High costs for land-based LNG facilities are expected to push more companies toward more flexible, less expensive floating liquefaction plants as they bring natural gas supplies to market.

Those were the thoughts shared by Pangea LNG CEO Kathleen Eisbrenner, who spoke May 15 during the Mayer Brown Global Energy Conference in Houston.

“We can do things much more efficiently and less costly than traditional thinking. A traditional receiving terminal may cost about [US] $1.2 billion,” said Eisbrenner. “Or you can deliver a floating alternative for about $400,000 million, so one-third the cost – a substantial reduction. That is what has allowed a lot of countries to be able to afford it. But perhaps most importantly, especially here in the United States, is optionality.”

Currently, there are three floating liquefaction plants under construction; however, there are about 16 more projects under development, Eisbrenner said, noting eight of these are expected to be in the US. “Floating is going to be part of our future.”Other countries with such projects in the works include Australia, Brazil, Colombia, Indonesia, Israel, Malaysia, and Papua New Guinea. Two projects also are slated for the Timor Sea.

By 2015, five more floating liquefaction projects could emerge, according to Eisbrenner. These areas include Mozambique and Tanzania, where massive amounts of gas resources have been found. US Energy Information Administration (EIA) data show Mozambique holds about 4.5 Tcf of proven natural gas reserves onshore and offshore, while Tanzania has about 230 Bcf.

“Since 2010, there have been a series of natural gas discoveries in the offshore Rovuma basin that are large enough to support [LNG] projects,” the EIA said. “Anadarko and Italy-based Eni have led exploration activities in the area. Mozambique expects to begin exporting LNG to the global market in the next five to 10 years.”

Offshore Tanzania discoveries also have increased since 2010, boosting the likelihood that the country will become one of the world’s gas exporters. Others in the field could include the US, Canada, and the eastern Mediterranean region.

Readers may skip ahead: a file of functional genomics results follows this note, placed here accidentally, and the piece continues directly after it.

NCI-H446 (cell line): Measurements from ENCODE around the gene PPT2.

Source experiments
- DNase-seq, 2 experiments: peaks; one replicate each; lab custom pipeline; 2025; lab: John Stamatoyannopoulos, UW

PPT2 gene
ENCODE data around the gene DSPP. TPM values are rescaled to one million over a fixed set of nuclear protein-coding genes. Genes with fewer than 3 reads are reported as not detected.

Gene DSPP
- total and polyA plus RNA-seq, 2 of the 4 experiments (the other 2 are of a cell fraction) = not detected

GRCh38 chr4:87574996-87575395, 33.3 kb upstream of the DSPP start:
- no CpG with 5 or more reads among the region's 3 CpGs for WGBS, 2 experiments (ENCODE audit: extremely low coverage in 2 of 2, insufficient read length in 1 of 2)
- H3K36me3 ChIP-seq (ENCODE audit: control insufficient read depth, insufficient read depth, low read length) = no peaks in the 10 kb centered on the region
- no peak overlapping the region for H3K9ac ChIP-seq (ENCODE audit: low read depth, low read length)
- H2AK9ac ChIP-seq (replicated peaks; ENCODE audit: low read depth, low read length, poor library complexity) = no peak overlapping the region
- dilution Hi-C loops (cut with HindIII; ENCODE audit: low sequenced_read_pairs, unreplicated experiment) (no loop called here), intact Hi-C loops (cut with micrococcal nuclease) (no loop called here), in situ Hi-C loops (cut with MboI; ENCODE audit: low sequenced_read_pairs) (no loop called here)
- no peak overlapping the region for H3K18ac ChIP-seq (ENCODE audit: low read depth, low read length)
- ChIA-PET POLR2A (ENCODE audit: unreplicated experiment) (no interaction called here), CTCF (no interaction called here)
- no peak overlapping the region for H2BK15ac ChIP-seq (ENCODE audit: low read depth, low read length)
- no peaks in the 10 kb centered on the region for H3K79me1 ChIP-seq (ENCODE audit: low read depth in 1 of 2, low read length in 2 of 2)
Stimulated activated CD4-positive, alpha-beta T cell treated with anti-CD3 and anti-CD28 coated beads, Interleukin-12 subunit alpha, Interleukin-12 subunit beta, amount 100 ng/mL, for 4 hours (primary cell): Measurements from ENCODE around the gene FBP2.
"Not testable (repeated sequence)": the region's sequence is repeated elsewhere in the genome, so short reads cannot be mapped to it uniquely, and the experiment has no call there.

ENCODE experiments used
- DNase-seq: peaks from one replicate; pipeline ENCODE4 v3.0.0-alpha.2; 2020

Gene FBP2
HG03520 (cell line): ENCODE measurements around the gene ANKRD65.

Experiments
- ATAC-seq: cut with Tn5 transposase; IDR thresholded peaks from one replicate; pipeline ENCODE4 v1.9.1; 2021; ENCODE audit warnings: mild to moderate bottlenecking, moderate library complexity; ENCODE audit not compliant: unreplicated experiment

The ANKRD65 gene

Countries importing LNG doubled from 2000 to 2010, going from 11 to 22, figures presented by Eisbrenner showed. More than 10 years ago, none of the LNG-importing countries used floating regasification units. However, that changed after the first floating regasification site’s debut in the Gulf of Mexico in 2005. Now, there are 12 floating regasification sites, and that number could grow to 40 or so by 2015.

“We think it is possible to build single billion dollar projects for modest amounts of LNG and be able to change the dynamics somewhat,” Eisbrenner said. She noted a new 4-million-ton LNG market can be created for about $400 million with floating infrastructure. “Liquefaction is 10 times as expensive [as regasification], 10 times as complex, 10 times more difficult, yet I think there is going to be a higher adoption rate associated with floating liquefaction than there has been with floating regasification.”

Costs and flexibility are big factors. Eisbrenner noted that perhaps only three companies in the world can afford $55 billion-type land-based LNG liquefaction plants.

Companies are already reconsidering options due to costs. In April, Woodside decided to drop plans for the onshore Browse LNG plant. After evaluating all upstream and downstream work associated with the development, Woodside said it determined “the development would not deliver the required commercial returns to support a positive final investment decision.”

Instead, Woodside is working with Shell for a possible floating LNG facility. Woodside CEO Peter Coleman said in a news release that floating LNG (FLNG) had the potential to commercialize the Browse resources in the earliest possible timeframe.

While floating infrastructure has many benefits, there also are some concerns. The March 2013 floating production report by International Maritime Associates (IMA) called the FLNG market sector “very young and uncertain.”

“There are a variety of technical and commercial issues that need to be successfully resolved before wide-scale viability of FLNG projects is established,” the report said. Some of these issues involve the FLNG topside plant size and weight along with limited use in sea environments due to vessel motion that impacts separation processes. Moreover, operation and maintenance costs are unknowns.

The IMA predicted eight FLNG orders will most likely be made during the next five years, given “(1) technical issues involving FLNGs are resolved, (2) global pricing of natural gas is not badly eroded by shale gas production, and (3) several of the FLNG export terminal projects in North America proceed.”

However, current numbers show “floating LNG has really been embraced by the industry, and it has been embraced for all the right reasons,” Eisbrenner said. “Today, 25% of importing countries use floating infrastructure as part of their infrastructure.” She estimated that could grow to 50% by 2015.

Contact the author, Velda Addison, at vaddison@hartenergy.com.